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What Are the Risks Associated With Owning a Corporate Bond?

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There are several ways that a corporation attempts to raise funds to offset operating expenses. One way an investor can get in on the action is through bonds. A bond is a form of loan to the corporation in which the investor expects to get paid back with interest.

Corporate bonds promise a high rate of return on an investment compared with some other types of bonds, but there are some risks.

 

Owning a Corporate Bond

 

Interest Rates and Inflation

Interest rates are tied to rate of return on the bond investment. Bond prices fall as interest rates rise. The bond prices increase when interest rates are lower. The price you pay for the corporate bond and the interest rate associated with the bond determines the performance.

The purchase power of the dollar also impacts the cash flow from the bond, bringing inflation into play. The investor’s cash flow is the periodic coupon payments and the payments received at the maturity of the bond. Inflation also can bring interest rates higher, hurting bond prices.

 

Callable

Corporate bonds, similar to loans, can be refinanced. To exercise this option, a corporation sells the bonds with a call option.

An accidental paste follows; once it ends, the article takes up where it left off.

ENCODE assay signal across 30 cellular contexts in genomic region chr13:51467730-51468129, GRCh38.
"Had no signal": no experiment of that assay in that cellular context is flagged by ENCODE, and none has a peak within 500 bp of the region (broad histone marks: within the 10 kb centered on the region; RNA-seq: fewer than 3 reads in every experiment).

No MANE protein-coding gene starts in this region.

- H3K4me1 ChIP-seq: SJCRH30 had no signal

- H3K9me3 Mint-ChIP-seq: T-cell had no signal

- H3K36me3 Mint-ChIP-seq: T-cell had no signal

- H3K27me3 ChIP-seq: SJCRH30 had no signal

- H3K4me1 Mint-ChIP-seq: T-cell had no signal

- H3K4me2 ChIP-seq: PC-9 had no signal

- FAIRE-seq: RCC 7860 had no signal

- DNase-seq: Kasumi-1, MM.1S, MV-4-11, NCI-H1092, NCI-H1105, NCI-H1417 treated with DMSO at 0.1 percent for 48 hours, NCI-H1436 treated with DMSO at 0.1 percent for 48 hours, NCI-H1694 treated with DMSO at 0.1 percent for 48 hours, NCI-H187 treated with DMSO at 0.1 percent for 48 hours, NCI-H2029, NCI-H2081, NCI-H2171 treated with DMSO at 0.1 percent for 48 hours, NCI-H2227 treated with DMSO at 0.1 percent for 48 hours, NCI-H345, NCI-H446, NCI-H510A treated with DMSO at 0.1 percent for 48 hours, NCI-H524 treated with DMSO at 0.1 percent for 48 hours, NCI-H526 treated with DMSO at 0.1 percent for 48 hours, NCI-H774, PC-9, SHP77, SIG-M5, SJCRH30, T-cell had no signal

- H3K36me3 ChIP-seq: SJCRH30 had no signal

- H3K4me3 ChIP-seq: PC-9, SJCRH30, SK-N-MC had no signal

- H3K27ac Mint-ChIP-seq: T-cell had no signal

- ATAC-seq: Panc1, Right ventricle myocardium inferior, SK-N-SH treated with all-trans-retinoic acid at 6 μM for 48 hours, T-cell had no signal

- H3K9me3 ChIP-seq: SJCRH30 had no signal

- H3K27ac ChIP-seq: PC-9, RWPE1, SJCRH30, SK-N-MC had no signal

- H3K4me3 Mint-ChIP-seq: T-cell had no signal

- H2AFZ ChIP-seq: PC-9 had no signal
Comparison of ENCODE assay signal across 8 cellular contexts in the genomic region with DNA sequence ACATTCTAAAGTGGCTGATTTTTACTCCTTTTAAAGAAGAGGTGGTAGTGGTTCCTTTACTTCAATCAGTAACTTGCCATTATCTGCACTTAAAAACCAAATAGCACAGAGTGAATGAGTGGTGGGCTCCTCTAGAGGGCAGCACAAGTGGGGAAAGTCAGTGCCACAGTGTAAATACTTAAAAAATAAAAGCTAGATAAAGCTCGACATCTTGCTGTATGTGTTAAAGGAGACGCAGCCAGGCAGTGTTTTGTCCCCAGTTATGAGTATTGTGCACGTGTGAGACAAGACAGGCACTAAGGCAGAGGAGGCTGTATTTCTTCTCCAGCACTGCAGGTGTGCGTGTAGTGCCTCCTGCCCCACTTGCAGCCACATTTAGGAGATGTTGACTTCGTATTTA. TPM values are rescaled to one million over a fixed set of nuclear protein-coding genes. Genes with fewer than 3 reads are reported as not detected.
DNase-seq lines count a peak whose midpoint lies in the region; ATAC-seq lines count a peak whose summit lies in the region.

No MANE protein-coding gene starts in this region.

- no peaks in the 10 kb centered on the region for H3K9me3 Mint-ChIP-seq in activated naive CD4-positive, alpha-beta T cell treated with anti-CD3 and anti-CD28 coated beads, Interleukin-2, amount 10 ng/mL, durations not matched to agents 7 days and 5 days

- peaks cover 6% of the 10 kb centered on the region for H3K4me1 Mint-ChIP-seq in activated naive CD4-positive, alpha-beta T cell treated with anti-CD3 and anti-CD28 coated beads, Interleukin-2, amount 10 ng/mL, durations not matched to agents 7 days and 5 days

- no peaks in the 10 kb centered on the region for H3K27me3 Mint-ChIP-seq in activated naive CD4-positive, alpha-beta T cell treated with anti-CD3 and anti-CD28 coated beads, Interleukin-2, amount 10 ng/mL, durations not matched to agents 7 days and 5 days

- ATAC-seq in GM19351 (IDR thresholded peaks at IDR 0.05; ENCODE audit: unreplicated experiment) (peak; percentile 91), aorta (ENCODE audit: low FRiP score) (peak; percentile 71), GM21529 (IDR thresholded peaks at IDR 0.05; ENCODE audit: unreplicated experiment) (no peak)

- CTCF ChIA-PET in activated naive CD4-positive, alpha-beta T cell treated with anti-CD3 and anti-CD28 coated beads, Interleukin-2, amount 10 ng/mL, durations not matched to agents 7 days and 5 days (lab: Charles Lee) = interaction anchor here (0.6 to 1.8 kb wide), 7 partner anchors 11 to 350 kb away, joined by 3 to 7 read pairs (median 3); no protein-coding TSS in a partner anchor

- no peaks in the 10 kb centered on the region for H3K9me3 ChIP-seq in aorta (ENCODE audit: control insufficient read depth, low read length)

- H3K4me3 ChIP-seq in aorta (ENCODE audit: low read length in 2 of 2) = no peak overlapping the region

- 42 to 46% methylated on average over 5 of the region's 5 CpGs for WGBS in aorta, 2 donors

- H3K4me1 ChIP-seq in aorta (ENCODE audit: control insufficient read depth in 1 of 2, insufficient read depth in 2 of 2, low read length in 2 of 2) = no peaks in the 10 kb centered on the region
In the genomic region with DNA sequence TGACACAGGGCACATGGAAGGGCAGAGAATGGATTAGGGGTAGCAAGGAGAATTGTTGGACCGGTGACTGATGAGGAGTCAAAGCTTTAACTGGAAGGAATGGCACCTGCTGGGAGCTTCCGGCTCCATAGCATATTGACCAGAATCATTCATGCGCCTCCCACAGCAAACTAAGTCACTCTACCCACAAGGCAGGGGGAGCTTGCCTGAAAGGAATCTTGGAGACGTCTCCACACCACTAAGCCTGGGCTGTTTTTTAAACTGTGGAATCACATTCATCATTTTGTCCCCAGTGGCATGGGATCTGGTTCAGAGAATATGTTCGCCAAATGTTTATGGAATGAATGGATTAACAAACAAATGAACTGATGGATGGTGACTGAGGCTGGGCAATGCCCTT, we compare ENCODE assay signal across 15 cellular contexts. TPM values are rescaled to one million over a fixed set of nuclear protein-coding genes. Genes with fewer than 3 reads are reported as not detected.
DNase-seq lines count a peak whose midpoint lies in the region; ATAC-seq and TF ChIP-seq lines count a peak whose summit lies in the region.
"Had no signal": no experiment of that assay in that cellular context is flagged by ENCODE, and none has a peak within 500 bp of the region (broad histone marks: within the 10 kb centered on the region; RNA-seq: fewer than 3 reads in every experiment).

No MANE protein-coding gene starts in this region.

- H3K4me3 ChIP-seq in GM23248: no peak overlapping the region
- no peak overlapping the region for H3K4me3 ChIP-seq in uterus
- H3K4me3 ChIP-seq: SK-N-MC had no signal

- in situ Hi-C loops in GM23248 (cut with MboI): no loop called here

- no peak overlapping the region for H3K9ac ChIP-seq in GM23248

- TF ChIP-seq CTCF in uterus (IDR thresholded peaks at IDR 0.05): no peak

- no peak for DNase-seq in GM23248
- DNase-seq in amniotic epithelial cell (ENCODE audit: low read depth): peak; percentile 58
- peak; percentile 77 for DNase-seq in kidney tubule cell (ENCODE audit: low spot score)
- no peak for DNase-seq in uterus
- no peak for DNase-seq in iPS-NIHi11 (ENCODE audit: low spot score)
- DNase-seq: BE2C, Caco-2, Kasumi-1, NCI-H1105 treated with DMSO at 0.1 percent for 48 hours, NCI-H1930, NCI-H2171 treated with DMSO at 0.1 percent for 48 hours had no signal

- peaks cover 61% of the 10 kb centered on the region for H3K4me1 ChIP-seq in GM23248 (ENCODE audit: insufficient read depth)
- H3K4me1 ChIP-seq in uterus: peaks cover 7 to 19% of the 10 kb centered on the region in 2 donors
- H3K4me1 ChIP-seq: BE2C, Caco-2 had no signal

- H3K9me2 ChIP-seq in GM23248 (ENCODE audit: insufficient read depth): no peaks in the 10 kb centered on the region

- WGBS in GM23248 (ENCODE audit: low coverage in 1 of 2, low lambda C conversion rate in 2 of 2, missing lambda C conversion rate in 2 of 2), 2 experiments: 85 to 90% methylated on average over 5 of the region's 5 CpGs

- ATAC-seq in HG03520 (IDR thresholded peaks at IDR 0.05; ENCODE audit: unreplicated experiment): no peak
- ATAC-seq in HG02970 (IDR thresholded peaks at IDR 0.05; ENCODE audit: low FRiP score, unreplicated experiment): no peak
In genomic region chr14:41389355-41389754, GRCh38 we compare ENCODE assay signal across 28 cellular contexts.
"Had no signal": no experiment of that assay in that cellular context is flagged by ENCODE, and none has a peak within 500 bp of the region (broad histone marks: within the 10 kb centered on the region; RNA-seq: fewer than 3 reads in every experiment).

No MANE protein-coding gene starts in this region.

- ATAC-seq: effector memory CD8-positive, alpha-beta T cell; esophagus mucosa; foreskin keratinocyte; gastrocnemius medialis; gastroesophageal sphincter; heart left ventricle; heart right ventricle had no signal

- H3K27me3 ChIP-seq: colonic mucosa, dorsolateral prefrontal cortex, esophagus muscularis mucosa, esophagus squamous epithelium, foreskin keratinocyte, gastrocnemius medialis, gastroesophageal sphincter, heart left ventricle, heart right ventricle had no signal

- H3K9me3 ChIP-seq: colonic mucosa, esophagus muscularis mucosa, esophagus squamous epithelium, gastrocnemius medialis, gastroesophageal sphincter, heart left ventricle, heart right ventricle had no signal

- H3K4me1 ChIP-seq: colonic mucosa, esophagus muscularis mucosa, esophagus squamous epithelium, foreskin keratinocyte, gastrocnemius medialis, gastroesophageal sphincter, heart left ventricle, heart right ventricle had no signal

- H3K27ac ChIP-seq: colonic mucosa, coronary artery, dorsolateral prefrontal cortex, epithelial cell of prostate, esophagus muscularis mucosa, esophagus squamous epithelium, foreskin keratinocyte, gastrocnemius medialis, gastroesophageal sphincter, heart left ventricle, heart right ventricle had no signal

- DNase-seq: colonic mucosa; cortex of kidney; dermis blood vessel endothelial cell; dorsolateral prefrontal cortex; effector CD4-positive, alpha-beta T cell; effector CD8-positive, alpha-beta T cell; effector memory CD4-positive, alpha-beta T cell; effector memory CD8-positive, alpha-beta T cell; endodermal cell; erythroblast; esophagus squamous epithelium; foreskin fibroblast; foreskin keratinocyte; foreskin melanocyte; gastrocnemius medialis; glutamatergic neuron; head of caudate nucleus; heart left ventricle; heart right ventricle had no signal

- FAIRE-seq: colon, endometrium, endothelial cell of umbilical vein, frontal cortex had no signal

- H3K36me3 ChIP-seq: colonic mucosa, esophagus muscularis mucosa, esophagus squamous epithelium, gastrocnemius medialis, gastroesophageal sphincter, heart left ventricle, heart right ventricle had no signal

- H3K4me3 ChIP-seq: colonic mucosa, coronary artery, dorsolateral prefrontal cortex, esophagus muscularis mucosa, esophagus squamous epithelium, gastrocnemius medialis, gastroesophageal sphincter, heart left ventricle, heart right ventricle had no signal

The call option allows the corporation to call the bond in and re-issue new bonds to the investors at lower interest rates. Ruth Anne Mears, professor at Ohio State, says the you “run the risk of having to reinvest your money at lower interest rates.”

 

Event Risk

Companies can downsize and buy other companies at any time. These types of changes in the corporation are called “events.”

Anything that increases the company’s debt will impact the corporation’s ability to pay back their bonds. These events can be negative for an investor, threatening an investment.

 

Time

The longer an investor holds a corporate bond, the worse his chances of getting his investment back with interest, as there is a longer period of time for market and economic factors to go south and reduce the rate of return on the investment.

In an January 2019 edition of Smart Money Magazine, Elizabeth O’Brien wrote that “it’s usually best to stick to maturities of 10 years or less.”

 

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